Monday, September 2, 2013
"Come along traveler. We shall purify you."
Traveling in war times is never easy. Traveling in war times with vampires roaming the streets isn't much better. It's the latter that concerns Dark Horse in Baltimore: The Infernal Train #1 and that concern makes for fascinating reading.
Baltimore: The Infernal Train #1 is written by Mike Mignola and Christopher Golden, illustrated by Ben Stenbeck, colored by Dave Stewart and lettered by Clem Robins.
The world is in dire straits. At the tail end of a war and with a vampire plague in full swing, people are desperate to find safety somewhere. Budapest turns out to be a fairly popular destination, sending Lord Henry Baltimore there in search of a ruthless vampire named Haigus. What he finds there is a little bit of surprise: besides the requisite vampires who seem to be increasing their numbers, there's also a train with the capacity for burning said vampires. It's the train that proves a bit more interesting, considering Lucrezia Fulcanelli seems to have something grander in mind for her purification method.
Mignola and Golden have offered another tale that feels sufficiently supernatural, but in a way that's somewhat grounded in reality. The truth for the people of the world is that vampires are real and they're a threat. They're also viewed as a plague and there are some within the religious groups who think soul purification is a possible remedy. Others feel that swords and weapons work even better. Baltimore: The Infernal Train #1 exists somewhere at the intersection of all that, presenting an enemy who's evil and ruthless, both in the vampires and potentially Lucrezia.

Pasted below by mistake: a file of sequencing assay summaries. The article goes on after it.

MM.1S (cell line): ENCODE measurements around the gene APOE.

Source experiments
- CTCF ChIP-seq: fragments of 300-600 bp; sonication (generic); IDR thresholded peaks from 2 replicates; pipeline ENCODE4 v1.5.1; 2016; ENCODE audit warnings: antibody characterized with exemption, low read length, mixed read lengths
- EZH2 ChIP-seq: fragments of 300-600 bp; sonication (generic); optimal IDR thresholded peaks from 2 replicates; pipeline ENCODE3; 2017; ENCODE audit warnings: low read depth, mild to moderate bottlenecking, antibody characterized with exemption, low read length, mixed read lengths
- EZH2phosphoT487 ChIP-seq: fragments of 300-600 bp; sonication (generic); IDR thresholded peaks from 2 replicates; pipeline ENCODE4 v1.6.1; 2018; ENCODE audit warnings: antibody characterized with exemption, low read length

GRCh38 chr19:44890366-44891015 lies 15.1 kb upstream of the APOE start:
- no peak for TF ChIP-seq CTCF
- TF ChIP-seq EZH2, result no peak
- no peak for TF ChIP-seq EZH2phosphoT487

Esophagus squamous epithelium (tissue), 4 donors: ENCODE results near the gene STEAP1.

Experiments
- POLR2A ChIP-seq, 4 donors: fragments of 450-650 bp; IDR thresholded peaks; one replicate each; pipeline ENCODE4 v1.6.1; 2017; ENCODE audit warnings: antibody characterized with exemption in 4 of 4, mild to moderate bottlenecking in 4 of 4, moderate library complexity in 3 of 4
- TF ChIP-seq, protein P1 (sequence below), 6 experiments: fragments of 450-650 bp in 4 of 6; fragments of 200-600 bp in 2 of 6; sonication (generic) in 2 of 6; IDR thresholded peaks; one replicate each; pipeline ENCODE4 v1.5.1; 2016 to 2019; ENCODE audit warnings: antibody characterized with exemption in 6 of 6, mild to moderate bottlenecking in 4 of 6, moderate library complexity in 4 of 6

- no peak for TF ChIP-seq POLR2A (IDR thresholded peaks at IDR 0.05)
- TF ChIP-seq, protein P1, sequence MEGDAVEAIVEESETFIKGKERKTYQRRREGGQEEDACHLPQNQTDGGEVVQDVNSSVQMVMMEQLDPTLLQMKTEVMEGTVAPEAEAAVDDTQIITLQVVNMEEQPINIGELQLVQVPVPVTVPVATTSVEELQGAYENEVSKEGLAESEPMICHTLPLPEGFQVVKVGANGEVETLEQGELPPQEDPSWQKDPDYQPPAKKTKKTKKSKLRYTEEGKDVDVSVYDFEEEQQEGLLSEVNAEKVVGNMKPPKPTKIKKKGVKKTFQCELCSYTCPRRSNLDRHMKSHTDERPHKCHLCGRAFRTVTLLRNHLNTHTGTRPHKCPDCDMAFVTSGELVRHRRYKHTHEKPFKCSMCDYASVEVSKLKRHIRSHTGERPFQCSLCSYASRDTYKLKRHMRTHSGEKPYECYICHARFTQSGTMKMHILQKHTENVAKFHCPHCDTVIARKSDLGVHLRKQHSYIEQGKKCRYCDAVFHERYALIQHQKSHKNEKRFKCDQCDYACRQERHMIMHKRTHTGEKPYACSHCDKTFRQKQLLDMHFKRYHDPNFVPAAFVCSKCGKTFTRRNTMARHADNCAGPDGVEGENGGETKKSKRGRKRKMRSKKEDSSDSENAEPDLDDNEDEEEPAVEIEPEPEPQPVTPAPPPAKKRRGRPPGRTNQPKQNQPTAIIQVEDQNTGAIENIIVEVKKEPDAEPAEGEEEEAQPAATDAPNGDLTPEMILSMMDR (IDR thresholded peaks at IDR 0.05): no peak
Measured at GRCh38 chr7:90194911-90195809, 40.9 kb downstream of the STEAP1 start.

Stenbeck's art is very well done. At this point, it's hard to make vampires look scary considering how much they've been used in all facets of pop culture. Stenbeck does though subtly, characterizing them as fear-inducing largely through their affinity to move in large groups. Characters maintain the Victorian presence that the work is clearly looking for and there's a lack in detail in much of the illustrations that really helps with the work overall.
This is the first in a three-issue miniseries, yet still manages to pack a lot into the pages. Lord Baltimore must contend with both finding (and presumably dispatching Haigus) and the burgeoning issue in Lucrezia. Vampires may not be the bigger concern when framed within the theater of war that permeates the world. Lord Baltimore is more than capable of handling both issues, but it remains to be seen what's left after everything is said and done. Still, these should be a fun three issues.
Baltimore: The Infernal Train #1 is in stores September 4 with interiors below.